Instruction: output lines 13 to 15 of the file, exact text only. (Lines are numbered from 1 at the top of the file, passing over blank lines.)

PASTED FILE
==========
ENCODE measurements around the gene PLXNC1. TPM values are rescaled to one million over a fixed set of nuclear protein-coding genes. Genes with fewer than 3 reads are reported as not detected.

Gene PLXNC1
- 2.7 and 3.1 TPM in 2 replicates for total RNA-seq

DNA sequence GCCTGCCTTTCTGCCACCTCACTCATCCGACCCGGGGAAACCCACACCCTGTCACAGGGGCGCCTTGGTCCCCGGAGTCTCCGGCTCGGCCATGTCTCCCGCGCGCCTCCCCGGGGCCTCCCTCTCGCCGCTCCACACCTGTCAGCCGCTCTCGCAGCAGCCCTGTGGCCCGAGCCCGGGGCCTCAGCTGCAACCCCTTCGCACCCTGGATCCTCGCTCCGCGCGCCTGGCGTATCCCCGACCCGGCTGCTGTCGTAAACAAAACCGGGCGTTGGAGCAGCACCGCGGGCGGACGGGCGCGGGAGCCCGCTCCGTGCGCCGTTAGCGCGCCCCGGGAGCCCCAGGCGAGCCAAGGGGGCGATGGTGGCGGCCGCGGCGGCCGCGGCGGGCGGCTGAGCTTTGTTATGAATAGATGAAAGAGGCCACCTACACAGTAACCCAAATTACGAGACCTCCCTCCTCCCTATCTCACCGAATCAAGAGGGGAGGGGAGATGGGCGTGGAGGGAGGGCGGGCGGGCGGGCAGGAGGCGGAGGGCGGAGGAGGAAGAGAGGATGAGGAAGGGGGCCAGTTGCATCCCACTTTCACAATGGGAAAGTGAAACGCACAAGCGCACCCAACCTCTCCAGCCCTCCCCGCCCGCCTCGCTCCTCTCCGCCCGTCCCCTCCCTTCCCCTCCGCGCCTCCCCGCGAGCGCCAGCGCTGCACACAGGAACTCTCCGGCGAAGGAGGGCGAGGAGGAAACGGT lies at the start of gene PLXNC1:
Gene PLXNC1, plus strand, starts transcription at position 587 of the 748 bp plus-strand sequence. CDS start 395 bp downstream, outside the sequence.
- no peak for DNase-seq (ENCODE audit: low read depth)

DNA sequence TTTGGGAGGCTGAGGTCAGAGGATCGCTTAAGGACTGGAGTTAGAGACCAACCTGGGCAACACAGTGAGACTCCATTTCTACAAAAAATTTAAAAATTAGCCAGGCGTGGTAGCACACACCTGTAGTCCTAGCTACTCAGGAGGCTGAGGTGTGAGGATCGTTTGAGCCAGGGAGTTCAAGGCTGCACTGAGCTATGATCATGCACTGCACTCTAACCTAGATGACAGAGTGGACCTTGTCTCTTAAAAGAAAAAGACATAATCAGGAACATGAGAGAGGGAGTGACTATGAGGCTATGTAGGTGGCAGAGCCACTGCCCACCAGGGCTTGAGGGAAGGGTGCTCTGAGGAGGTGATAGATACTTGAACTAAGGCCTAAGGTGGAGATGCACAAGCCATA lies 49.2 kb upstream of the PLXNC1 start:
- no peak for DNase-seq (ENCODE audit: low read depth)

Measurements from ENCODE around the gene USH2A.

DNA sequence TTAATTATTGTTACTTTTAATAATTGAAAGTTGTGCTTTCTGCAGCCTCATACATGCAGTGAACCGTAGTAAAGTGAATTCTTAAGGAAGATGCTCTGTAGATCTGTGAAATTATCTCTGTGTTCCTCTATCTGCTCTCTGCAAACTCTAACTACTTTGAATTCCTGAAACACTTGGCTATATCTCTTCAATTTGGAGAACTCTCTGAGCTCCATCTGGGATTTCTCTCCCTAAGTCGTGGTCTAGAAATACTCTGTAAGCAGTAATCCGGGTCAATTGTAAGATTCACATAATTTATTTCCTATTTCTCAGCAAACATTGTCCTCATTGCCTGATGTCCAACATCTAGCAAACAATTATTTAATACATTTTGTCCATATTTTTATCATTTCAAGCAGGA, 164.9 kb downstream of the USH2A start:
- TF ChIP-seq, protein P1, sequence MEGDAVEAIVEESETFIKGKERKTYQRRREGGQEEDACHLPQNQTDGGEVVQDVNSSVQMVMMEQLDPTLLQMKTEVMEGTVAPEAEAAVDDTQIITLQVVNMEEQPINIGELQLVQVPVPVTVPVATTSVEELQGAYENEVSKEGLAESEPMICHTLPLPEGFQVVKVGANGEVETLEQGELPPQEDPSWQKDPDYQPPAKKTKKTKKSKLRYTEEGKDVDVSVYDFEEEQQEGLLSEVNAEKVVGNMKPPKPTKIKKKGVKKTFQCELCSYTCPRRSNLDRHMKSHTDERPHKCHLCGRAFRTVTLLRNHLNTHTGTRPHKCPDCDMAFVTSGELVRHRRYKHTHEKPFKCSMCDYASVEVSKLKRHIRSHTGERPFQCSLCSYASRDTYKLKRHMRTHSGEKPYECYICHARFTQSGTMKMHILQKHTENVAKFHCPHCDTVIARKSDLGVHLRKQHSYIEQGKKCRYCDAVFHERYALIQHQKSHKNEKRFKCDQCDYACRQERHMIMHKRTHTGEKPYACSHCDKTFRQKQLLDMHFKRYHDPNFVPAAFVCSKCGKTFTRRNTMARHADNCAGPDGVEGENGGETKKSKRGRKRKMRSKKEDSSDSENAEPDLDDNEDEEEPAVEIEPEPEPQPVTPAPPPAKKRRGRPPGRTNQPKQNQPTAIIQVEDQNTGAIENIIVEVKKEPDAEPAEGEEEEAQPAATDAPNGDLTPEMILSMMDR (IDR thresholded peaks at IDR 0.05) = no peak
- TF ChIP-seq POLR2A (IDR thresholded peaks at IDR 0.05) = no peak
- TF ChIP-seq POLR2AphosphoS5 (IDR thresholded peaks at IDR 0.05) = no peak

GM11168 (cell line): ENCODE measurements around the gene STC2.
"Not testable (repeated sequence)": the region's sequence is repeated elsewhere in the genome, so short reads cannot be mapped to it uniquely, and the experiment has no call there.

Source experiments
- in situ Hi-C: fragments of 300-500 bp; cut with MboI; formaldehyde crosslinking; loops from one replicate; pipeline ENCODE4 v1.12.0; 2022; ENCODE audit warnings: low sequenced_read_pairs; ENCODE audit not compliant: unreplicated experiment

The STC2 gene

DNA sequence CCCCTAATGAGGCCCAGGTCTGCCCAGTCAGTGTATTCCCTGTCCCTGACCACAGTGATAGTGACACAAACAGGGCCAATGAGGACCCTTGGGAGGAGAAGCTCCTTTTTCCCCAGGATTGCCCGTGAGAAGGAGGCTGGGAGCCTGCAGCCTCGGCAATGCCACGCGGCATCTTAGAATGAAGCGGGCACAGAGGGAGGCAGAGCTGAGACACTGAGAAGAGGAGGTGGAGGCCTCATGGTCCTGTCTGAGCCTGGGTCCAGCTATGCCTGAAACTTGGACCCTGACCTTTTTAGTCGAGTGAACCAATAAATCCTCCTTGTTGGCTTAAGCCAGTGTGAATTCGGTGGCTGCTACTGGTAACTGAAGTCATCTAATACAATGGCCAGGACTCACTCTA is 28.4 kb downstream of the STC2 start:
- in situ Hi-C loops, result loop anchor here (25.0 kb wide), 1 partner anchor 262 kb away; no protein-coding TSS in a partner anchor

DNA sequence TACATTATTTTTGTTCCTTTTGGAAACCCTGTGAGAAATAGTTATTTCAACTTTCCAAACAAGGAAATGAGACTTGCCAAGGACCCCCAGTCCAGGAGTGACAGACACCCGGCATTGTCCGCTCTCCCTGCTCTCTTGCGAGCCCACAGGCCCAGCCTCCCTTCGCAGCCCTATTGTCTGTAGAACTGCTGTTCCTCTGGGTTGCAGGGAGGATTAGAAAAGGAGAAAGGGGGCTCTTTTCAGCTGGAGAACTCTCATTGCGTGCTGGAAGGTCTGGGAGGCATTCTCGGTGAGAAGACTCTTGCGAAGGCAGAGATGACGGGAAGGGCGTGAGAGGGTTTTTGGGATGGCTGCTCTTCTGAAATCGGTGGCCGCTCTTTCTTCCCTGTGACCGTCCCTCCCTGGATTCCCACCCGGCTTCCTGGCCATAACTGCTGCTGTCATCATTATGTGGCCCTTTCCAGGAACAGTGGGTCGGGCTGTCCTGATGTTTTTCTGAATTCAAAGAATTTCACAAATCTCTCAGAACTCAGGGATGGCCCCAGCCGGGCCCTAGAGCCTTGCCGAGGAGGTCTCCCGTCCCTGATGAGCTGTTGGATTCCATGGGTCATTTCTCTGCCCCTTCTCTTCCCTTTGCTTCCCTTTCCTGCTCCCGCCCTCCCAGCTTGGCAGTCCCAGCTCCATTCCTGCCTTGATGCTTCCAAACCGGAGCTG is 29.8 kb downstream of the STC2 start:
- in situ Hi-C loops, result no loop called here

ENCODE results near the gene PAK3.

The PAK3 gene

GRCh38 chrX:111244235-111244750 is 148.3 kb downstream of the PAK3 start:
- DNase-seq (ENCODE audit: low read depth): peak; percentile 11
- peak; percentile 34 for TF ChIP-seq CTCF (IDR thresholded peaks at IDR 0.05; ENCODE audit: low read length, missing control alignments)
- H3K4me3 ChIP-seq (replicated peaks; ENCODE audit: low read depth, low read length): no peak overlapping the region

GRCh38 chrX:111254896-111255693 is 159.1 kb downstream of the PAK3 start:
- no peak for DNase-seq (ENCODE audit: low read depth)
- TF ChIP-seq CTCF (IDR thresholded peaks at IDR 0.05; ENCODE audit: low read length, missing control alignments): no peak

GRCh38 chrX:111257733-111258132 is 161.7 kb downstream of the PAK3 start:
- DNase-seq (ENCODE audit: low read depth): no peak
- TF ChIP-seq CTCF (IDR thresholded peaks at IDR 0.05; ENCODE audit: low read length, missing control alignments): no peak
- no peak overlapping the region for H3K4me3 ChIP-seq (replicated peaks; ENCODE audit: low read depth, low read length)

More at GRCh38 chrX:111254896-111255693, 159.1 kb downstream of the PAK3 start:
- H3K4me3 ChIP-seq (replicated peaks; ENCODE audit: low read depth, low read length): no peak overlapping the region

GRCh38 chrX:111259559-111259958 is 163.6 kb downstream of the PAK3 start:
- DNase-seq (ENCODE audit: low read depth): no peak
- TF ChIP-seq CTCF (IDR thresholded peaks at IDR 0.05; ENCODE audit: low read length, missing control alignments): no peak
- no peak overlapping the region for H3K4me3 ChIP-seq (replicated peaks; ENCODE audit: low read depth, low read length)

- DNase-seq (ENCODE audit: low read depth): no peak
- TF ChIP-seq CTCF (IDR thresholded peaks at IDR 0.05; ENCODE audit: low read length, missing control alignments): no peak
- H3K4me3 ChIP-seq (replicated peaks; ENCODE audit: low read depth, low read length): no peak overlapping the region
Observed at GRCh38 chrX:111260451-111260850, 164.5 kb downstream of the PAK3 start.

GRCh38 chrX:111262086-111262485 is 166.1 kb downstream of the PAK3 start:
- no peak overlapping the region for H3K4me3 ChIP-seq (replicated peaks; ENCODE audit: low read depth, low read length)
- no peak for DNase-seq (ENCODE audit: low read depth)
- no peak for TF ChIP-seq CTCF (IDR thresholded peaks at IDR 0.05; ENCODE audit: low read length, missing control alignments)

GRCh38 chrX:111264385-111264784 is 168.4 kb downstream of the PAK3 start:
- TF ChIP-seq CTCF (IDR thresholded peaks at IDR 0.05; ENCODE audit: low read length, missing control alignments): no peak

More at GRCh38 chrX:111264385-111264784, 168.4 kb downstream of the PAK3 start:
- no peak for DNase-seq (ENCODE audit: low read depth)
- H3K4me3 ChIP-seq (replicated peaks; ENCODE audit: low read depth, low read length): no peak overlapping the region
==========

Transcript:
- TF ChIP-seq POLR2AphosphoS5 (IDR thresholded peaks at IDR 0.05) = no peak

GM11168 (cell line): ENCODE measurements around the gene STC2.
"Not testable (repeated sequence)": the region's sequence is repeated elsewhere in the genome, so short reads cannot be mapped to it uniquely, and the experiment has no call there.